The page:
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THE PROBLEM: Every year, Roberta Valentine, an elementary school teacher in New York City, encounters a few students who cannot concentrate for more than a few moments. As a girl from her class once said, “Sometimes if I have to sit still for one more minute, I just can’t stand it.” The child who is distracted cannot learn and may distract others, said Ms. Valentine, who has taught first to fifth grade for 20 years.
THE SOLUTION: For years, Ms. Valentine did what many other skilled teachers do. She determined which children had serious problems, like attention deficit disorder, and referred them to specialists. She often found herself reminding the others, repeatedly, not to fidget, jump out of their seats or make noise. Over the years in her work at the East Village Community School, on 12th Street in Manhattan, she has tested various tactics: setting a timer for 10 minutes to help children break up their work time into manageable chunks; giving a child a stuffed animal to hold during group discussions (a common strategy for cutting down on fidgeting); and even enlisting other students to help daydreamers stay focused. Still, every year, she felt these efforts were not good enough.
A few years ago, Ms. Valentine read a book by Mel Levine, an expert on learning disabilities, about schoolchildren who have trouble focusing, and came across his term “mind trips” to describe such moments of distraction. She felt that it offered a clue about how to proceed. Meanwhile, like many teachers in the last decade, Ms. Valentine decided to update her use of technology in the classroom by learning how to make PowerPoint presentations, and teaching the children to do them as well.
It occurred to her that she might have stumbled upon a way to help children tell others something interesting about their distractibility, rather than simply trying to hide or suppress it. And so she would help some of the children make PowerPoints about their “mind trips.” Ms. Valentine asked six children to describe what they thought about when their minds were wandering, and wrote down everything they said. Then, each child illustrated their sentences. Finally, Ms. Valentine recorded the children saying the sentences. Together she and the children put the written and spoken sentences onto PowerPoint, along with the illustrations.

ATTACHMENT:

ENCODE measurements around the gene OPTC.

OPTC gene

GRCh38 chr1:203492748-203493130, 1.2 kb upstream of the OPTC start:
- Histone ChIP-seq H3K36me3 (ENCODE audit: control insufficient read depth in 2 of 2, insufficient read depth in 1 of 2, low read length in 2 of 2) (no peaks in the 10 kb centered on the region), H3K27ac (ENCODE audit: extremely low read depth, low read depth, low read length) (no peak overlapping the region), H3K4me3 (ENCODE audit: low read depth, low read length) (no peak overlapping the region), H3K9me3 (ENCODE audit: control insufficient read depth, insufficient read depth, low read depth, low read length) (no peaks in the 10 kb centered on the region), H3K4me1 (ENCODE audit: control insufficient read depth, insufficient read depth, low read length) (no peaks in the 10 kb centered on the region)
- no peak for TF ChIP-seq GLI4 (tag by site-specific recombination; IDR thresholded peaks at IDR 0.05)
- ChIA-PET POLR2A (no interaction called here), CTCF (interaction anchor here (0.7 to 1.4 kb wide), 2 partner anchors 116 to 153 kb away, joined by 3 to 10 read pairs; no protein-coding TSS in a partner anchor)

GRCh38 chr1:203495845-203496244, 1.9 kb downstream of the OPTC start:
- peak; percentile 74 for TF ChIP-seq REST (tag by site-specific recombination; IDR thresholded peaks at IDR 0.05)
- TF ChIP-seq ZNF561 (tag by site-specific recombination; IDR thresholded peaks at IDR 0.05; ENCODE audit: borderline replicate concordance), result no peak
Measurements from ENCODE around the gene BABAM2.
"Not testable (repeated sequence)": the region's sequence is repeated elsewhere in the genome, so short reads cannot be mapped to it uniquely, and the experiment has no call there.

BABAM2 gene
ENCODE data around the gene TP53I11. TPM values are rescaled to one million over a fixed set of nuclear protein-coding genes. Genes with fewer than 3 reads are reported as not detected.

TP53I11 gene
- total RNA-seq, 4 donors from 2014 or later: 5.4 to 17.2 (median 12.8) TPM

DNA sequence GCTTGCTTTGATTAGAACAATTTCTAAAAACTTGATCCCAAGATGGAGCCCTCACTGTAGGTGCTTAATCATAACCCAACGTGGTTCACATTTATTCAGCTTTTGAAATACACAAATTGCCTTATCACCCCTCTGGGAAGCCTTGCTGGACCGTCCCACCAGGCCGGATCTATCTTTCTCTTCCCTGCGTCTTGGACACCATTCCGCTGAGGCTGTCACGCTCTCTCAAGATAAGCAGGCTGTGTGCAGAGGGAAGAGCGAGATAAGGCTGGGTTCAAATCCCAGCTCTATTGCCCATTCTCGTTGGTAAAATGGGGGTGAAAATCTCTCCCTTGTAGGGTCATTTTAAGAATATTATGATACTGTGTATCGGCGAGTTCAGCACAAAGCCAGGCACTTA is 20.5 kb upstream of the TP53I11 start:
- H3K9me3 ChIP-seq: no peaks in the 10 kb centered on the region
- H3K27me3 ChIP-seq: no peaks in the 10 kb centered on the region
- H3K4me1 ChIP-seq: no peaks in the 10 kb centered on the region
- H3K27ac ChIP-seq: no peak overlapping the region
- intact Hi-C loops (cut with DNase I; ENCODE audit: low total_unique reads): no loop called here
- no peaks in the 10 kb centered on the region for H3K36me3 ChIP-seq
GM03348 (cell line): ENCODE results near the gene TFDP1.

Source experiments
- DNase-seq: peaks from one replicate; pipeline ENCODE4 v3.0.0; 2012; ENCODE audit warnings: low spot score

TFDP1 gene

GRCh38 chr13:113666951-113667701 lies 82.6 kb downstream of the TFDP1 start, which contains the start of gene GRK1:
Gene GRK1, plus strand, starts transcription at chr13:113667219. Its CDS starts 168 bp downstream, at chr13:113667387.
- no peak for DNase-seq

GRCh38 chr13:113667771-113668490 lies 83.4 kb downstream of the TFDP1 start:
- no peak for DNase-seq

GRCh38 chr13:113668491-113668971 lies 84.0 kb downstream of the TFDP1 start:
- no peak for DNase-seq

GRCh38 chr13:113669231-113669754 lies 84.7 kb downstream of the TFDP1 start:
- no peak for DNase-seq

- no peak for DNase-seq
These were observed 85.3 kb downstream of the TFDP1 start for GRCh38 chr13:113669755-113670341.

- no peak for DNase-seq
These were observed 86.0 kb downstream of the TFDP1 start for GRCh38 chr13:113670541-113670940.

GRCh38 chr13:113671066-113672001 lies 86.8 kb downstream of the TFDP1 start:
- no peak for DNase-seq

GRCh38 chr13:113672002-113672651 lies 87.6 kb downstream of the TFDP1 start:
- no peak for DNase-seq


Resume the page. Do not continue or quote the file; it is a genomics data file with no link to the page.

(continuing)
Each child’s work became a multimedia slide show about his or her daydreaming. One child said: “My problem is concentrating. I think about my dad. I think about Titanic. I think about G. I. Joes. Sometimes my mind tells me to stop thinking about things on my own. Sometimes people in my class tell me stop thinking about things, and that helps me.” Another wrote: “I am a slow writer. It takes me a long time to write. Sometimes I think about watching TV. I don’t like the way I hold my pencil, it feels funny. My teacher says, take a break. When I tell my mind to focus I write more.”
Another wrote: “Sometimes I can’t sit in my chair. My teacher says, ‘Angela, sit in your chair.’ Sometimes I fall off my chair and sometimes I even lay down. Sometimes I walk around the classroom. I say to myself, ‘Angela, you have to stop.’ The kids in my class say ‘Angela, sit down, please,’ and that helps me. If you have this problem you could ask your teacher or the kids in your class to help you, like I did.”
The children showed their PowerPoints to other students. “It doesn’t solve the problem entirely,” said Ms. Valentine, who has used these presentations for two years. “Kids whose minds wander become adults whose minds wander.” But by describing their daydreams, she said, children are “able to figure out not only what went wrong, but what kinds of thoughts and tricks could help them concentrate.” continue reading